- About Us
Greater Maple Valley Unincorporated Area Council Citizens’ Advisory Survey Results
Close to 11,000 ballots/surveys were mailed to registered voters in the unincorporated area of the Tahoma School District, the Area Council’s territory, and 1,315 ballot/surveys were returned.
This was the second time the Area Council used mail-in balloting.
Are Council election results:
The Area Council consists of four community areas: Francis, Hobart, Ravensdale, and River Heights and is comprised of sixteen members with four representatives for each of these four areas. Every two years two seats from each of the four areas are up for election
Prior to this election there were eight open seats on the Area Council for various reasons. All open seats have now been filled.
Incumbents reelected were: Steve Heister and Peter Rimbos for Francis, Warren Iverson for Hobart, and Susan Harvey fir Ravensdale.
New members elected were: Lorraine Blacklock for Hobart, and Craig Duckering, Carl Buchholz, and Rhys Sterling for Ravensdale, and Charles Meis, Anne Meis, and Sue Neuner for River Heights.
Results of the Citizens’ Advisory Survey:
For the first time in our Citizens’ Advisory Survey history the Area Council had the benefit of Tahoma High Students in the Advanced Placement Statistics class, who provided excellent statistical analysis and interpretation of all results. The Area Council thanks the five-student team for volunteering to help their community by providing both a diligent and quality effort.
Regarding demographics, most people (91%) own their own property and 82% have lived in the area more than 10 years (note that each of these two statistics far exceed the County and city averages.). A majority (54%) live on 2 1/2 or more acres. A majority (63%) also have a private or small group well. Most (53%) do not want to be annexed to an urban area with many (26%) undecided.
Past surveys have shown that traffic is a major problem in the greater Maple Valley area. Most people commute to work or school (53%). Nearly half (48%) would not like to see carpool lanes added to SR-169 (Maple Valley Hwy.). Similarly, nearly half (45%) would not like to see light rail or commuter train service along SR-169.
While many are undecided, few people (33% and 32%) would like to see expanded capacity on SR-516 (Kent Kangley Rd.) and Petrovitsky Rd., respectively. Compared to past surveys there was a big change in people’s desires for expanded transit options with nearly half (42%) saying yes.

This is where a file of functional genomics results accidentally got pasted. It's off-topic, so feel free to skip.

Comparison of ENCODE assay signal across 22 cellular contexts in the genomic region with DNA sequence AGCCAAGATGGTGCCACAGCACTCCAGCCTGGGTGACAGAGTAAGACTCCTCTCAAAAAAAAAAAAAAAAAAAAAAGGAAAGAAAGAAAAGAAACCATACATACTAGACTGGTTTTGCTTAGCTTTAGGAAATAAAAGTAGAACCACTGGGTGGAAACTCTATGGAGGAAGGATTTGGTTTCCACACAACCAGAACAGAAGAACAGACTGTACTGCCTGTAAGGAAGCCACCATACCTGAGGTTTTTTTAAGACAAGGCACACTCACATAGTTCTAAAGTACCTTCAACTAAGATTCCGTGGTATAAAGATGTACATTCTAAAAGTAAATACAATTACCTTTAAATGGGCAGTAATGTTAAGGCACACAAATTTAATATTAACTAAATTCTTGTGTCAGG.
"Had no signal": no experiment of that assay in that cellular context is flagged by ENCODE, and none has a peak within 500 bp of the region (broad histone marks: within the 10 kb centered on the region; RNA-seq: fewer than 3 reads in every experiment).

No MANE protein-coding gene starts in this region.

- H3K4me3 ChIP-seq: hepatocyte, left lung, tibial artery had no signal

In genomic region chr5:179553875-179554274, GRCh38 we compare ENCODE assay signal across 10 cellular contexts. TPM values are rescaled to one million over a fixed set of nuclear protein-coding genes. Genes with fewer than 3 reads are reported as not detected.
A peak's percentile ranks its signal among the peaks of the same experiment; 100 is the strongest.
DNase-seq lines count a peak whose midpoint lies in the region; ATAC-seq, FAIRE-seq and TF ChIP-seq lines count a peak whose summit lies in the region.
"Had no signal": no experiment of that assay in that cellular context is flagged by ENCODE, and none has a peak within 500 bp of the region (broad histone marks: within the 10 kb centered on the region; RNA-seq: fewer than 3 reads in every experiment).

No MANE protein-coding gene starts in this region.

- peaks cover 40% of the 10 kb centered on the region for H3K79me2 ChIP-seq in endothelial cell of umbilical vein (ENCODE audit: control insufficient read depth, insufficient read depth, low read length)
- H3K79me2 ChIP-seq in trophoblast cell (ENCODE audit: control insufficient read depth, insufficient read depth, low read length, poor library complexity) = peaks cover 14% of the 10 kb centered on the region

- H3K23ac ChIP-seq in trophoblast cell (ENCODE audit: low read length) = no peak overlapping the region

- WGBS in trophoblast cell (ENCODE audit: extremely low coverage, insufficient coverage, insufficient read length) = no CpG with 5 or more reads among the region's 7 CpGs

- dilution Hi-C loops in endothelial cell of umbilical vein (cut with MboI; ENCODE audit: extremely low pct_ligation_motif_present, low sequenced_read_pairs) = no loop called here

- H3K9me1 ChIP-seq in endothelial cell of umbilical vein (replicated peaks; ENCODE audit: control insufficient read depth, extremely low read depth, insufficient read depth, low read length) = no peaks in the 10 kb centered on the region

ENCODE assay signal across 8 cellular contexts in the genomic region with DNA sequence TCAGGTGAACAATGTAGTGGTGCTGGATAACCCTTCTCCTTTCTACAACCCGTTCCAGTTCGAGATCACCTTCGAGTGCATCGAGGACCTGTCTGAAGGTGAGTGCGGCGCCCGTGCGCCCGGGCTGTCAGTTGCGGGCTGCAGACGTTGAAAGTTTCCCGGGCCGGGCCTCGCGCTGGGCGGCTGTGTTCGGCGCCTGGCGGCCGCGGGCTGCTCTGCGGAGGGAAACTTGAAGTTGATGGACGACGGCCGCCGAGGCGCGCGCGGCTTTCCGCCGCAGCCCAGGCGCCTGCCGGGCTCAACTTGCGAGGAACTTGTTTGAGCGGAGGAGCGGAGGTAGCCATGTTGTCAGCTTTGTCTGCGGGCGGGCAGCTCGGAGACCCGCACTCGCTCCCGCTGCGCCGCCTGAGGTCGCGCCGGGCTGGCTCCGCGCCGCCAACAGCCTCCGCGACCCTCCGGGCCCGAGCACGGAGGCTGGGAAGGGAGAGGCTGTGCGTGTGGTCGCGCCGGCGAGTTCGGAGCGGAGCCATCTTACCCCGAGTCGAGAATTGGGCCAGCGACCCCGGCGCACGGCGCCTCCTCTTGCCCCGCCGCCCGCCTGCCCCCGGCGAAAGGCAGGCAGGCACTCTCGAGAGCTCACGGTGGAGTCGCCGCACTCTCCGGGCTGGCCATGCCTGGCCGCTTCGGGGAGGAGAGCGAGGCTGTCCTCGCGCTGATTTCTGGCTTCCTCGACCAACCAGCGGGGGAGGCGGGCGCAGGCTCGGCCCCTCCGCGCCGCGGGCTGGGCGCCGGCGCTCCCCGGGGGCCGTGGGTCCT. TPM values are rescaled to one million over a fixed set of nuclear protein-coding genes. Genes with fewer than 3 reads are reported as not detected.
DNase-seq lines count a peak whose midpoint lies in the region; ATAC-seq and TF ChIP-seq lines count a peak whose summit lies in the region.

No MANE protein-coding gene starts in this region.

When respondents rated the overall road conditions for their area, most (58%) felt they were adequate. When it comes to how to pay for transportation infrastructure, favored options vary: gas taxes (32%), vehicle taxes (28%), sales taxes (21%), auto meters (10%), and tolls (9%). Although many want better infrastructure, they also want existing monies used wisely before any new taxes are considered. In fact, many responded: “No New Taxes”!
Because of the consistency in survey after survey on this topic, the Area Council’s Transportation Committee is working with the other Rural Area Unincorporated Area Councils to ascertain both the sources and the uses of road funds. The goal of which is to identify more equitable ways to maintain and improve roads that primarily are used by residents who live in cities, not in unincorporated areas. Currently, property taxes paid only by unincorporated area residents provide a good portion of such funding.
Respondents prioritized the adequacy of key King County-supplied services as follows: 1. Flood Control & Emergency Management (68%); 2. Human Services such as mental health, services to the needy, senior services (64%); 3. Parks, Trails, & Open Space (53%); and 4. Emergency Response & Public Safety such as law enforcement (35%). Fittingly, many only responded to the areas of service with which they had experience or knowledge about.
We asked several questions regarding the Department of Permitting and Environmental Resources, formerly the Department of Development & Environmental Services, and the Health Department. Many skipped filling out this section unless they had experience or knowledge on these departments and their services.
Respondents rated permitting services received using a 1 to 5 scale with 1 being the lowest rating and 5 being the highest rate of satisfaction: Cost of permits: Most (70%) dissatisfied; Processing permits: Most (74%) dissatisfied; Septic Permits: Nearly half dissatisfied (46%) or felt adequate (41%); and Well Permits: Nearly half dissatisfied (43%) or felt adequate (41%). In all cases, on average, there was more dissatisfaction (61%), than satisfaction (11%).
Support for levies and fees varied greatly. On the Fire Levy: Yes – 44%; No – 32%; and Undecided – 24%. On the Surface Water Management Increase: Yes – 9%; No – 65%; Undecided – 26%. On the upcoming School Levy: Yes – 30%; No – 53%; Undecided – 17%.
Community Service Areas
In the last year, King County started a new program called Community Service Areas to try to serve the Rural Areas of the County better. The Area Council is part of the Greater Maple Valley/Cedar River CSA. We asked how many were aware of this new program with a clear majority responding they were unaware (86%).
The Area Council expresses its deepest appreciation to all those who took the time and effort to participate in the election of its members and to complete our advisory survey. This will better enable us to serve the needs and desires of our community. We also especially thank those who took the extra time and effort to provide your own valuable comments. Numerical results and comments (no names) will be sent to our elected County officials.
Detailed results can be found on the Area Council’s web site’s Citizens’ Survey page: http://greatermaplevalleyareacouncil.org/LatestAdvisorySurveyResults.html.
Go to www.greatermaplevalleyareacouncil.org for more information on the Area Council and rural issues.